icon-folder.gif   Conference Reports for NATAP  
  Second International Workshop
on HIV and Aging
October 27-28, 2011
Baltimore, MD
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Drug Interaction Rate No Higher With HIV
Than Without in French Group Over 60

  2nd International Workshop on HIV and Aging, October 27-28, 2011, Baltimore, Maryland

Mark Mascolini

Drug-drug interactions rates did not differ significantly between HIV-positive people over 60 years old and their contemporaries without HIV, according to results of recall-based prospective 6-month comparison in France [1].

This finding must be interpreted cautiously, however, because the HIV and non-HIV groups were not matched for age, gender, or non-HIV disease burden. Although non-HIV disease rates were high in both groups, they were consistently higher in the non-HIV group, almost all of whom had cardiovascular disease or hypertension. And the non-HIV group used more nonantiretrovirals (non-ARVs) than the HIV group.

The 236 people with HIV and 120 without HIV completed questionnaires about their diseases and the drugs they took regularly. Researchers in Marseille analyzed drug interactions according to the French drug agency by using the tool available at www.theriaque.org.

HIV-positive people were cared for in specialized hospital wards and offices of HIV physicians in the area, while people without HIV were mostly outpatients seen in clinics. Both groups were receiving care in 2009. Age averaged 67 in the HIV group and 71 in the non-HIV group, and the non-HIV group had a significantly higher proportion older than 65 (81% versus 53%, P < 10(5)). The HIV group included a significantly lower proportion of women than the non-HIV group (20% versus 56%, P < 10(5)).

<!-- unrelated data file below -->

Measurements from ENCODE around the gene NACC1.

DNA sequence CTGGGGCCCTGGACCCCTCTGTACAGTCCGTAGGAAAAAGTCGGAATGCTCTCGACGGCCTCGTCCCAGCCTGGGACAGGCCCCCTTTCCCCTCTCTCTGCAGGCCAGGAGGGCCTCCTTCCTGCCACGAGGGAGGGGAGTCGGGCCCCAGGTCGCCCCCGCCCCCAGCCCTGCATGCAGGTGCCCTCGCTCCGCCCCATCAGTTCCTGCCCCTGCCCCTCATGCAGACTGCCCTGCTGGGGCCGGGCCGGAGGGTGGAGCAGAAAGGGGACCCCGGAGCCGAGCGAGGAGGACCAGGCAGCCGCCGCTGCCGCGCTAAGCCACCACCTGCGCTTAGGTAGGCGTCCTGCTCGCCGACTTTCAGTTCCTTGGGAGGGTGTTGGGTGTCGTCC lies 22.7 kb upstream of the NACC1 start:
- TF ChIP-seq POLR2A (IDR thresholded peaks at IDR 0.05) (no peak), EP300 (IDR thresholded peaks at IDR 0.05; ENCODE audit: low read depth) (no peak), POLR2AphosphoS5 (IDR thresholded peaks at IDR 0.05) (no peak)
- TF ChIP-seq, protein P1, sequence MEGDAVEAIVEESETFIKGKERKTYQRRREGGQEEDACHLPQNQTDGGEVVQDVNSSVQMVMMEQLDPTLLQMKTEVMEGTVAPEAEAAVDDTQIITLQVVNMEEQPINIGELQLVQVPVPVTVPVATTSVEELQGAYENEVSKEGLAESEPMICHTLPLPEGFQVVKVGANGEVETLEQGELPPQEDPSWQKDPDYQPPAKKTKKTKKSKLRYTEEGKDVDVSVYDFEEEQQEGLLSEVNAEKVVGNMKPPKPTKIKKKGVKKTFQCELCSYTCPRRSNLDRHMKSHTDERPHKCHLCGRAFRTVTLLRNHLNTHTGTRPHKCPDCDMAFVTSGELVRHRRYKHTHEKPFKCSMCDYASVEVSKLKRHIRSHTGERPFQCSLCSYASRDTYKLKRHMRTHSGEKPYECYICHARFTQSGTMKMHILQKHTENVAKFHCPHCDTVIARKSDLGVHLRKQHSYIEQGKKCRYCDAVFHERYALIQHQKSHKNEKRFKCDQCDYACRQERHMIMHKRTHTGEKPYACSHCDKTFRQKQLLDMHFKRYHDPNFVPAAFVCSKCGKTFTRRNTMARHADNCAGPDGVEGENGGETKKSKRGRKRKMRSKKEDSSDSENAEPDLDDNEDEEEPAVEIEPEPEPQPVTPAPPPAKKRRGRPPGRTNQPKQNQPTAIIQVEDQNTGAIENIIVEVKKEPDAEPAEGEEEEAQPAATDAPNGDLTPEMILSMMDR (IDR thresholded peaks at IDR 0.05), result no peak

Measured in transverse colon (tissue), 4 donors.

Substantially lower proportions of people with than without HIV had cardiovascular disease or hypertension (47% versus 98.3%), pain symptoms (24.6% versus 35.8%), digestive disorders (22.9% versus 34.2%), arthritis (21.2% versus 45%), diabetes (13.6% versus 19.1%), and osteoporosis (9.3% versus 18.3%). A robust 16 people in the HIV group (6.8%) reported no disease besides HIV, while everyone in the HIV-negative group had some clinical condition.

Almost everyone with HIV (93%) and without HIV (99%) reported using non-ARVs, though average non-ARV number was significantly higher in the non-HIV group than the HIV group (5.6 versus 4.9, P < 0.05). In both groups, acetaminophen was the most used non-ARV, taken by 29% with HIV and 53% without HIV. Among people with HIV, other frequently used drugs were lysine acetyl salicylate (intravenous aspirin, 14%), the benzodiazepine bromazepam (10%), rosuvastatin (10%), and the antiplatelet clopidogrel (8%). In the non-HIV group, other frequently used drugs were the antihypertensive irbesartan (15%), the antihypertensive hydrochlorothiazide (13%), metformin (13%), and clopidogrel (9%).

Ninety-five people with HIV (40%) and 49 without HIV (41%) had clinically relevant drug interactions. However, people with HIV had 5 contraindicated drug interactions, compared with 1 in the non-HIV group. The contraindicated interactions in the HIV group involved ritonavir plus alfusozine (for urinary retention) and a protease inhibitor plus simvastatin. None of these interactions had a clinical impact.

The researchers suggested that, with careful planning and close monitoring, non-ARVs can be prescribed without major interactions in elderly HIV-positive people.


1. Enel P, Retornaz F, Philibert P, et al. HIV-infected and non HIV-infected elderly patients: do their drug interactions differ? 2nd International Workshop on HIV and Aging, October 27-28, 2011. Baltimore, Maryland. Abstract P_06.